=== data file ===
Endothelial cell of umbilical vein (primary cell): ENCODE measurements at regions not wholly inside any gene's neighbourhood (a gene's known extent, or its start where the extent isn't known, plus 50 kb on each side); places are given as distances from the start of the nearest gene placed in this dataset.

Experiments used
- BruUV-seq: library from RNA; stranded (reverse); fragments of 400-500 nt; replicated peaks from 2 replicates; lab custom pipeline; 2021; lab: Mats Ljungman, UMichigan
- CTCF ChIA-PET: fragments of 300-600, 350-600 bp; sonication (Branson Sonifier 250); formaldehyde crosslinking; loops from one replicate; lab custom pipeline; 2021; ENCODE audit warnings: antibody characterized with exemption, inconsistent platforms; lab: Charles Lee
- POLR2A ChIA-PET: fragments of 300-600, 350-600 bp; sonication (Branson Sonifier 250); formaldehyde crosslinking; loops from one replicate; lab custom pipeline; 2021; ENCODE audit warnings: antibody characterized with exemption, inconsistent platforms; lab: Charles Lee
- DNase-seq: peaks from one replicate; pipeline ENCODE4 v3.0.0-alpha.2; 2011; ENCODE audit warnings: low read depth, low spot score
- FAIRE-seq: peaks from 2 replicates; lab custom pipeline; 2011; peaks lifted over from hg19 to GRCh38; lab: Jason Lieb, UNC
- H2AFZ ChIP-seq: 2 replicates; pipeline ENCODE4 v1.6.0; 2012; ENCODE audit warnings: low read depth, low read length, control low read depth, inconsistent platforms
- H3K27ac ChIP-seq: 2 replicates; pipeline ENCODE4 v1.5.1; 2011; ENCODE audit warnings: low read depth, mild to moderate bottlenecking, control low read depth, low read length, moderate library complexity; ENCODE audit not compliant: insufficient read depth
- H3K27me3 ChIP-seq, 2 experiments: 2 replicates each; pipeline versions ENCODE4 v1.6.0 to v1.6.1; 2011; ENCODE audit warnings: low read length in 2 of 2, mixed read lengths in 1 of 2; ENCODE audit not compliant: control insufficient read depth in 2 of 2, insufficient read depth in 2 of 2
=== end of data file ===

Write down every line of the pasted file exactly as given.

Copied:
Endothelial cell of umbilical vein (primary cell): ENCODE measurements at regions not wholly inside any gene's neighbourhood (a gene's known extent, or its start where the extent isn't known, plus 50 kb on each side); places are given as distances from the start of the nearest gene placed in this dataset.

Experiments used
- BruUV-seq: library from RNA; stranded (reverse); fragments of 400-500 nt; replicated peaks from 2 replicates; lab custom pipeline; 2021; lab: Mats Ljungman, UMichigan
- CTCF ChIA-PET: fragments of 300-600, 350-600 bp; sonication (Branson Sonifier 250); formaldehyde crosslinking; loops from one replicate; lab custom pipeline; 2021; ENCODE audit warnings: antibody characterized with exemption, inconsistent platforms; lab: Charles Lee
- POLR2A ChIA-PET: fragments of 300-600, 350-600 bp; sonication (Branson Sonifier 250); formaldehyde crosslinking; loops from one replicate; lab custom pipeline; 2021; ENCODE audit warnings: antibody characterized with exemption, inconsistent platforms; lab: Charles Lee
- DNase-seq: peaks from one replicate; pipeline ENCODE4 v3.0.0-alpha.2; 2011; ENCODE audit warnings: low read depth, low spot score
- FAIRE-seq: peaks from 2 replicates; lab custom pipeline; 2011; peaks lifted over from hg19 to GRCh38; lab: Jason Lieb, UNC
- H2AFZ ChIP-seq: 2 replicates; pipeline ENCODE4 v1.6.0; 2012; ENCODE audit warnings: low read depth, low read length, control low read depth, inconsistent platforms
- H3K27ac ChIP-seq: 2 replicates; pipeline ENCODE4 v1.5.1; 2011; ENCODE audit warnings: low read depth, mild to moderate bottlenecking, control low read depth, low read length, moderate library complexity; ENCODE audit not compliant: insufficient read depth
- H3K27me3 ChIP-seq, 2 experiments: 2 replicates each; pipeline versions ENCODE4 v1.6.0 to v1.6.1; 2011; ENCODE audit warnings: low read length in 2 of 2, mixed read lengths in 1 of 2; ENCODE audit not compliant: control insufficient read depth in 2 of 2, insufficient read depth in 2 of 2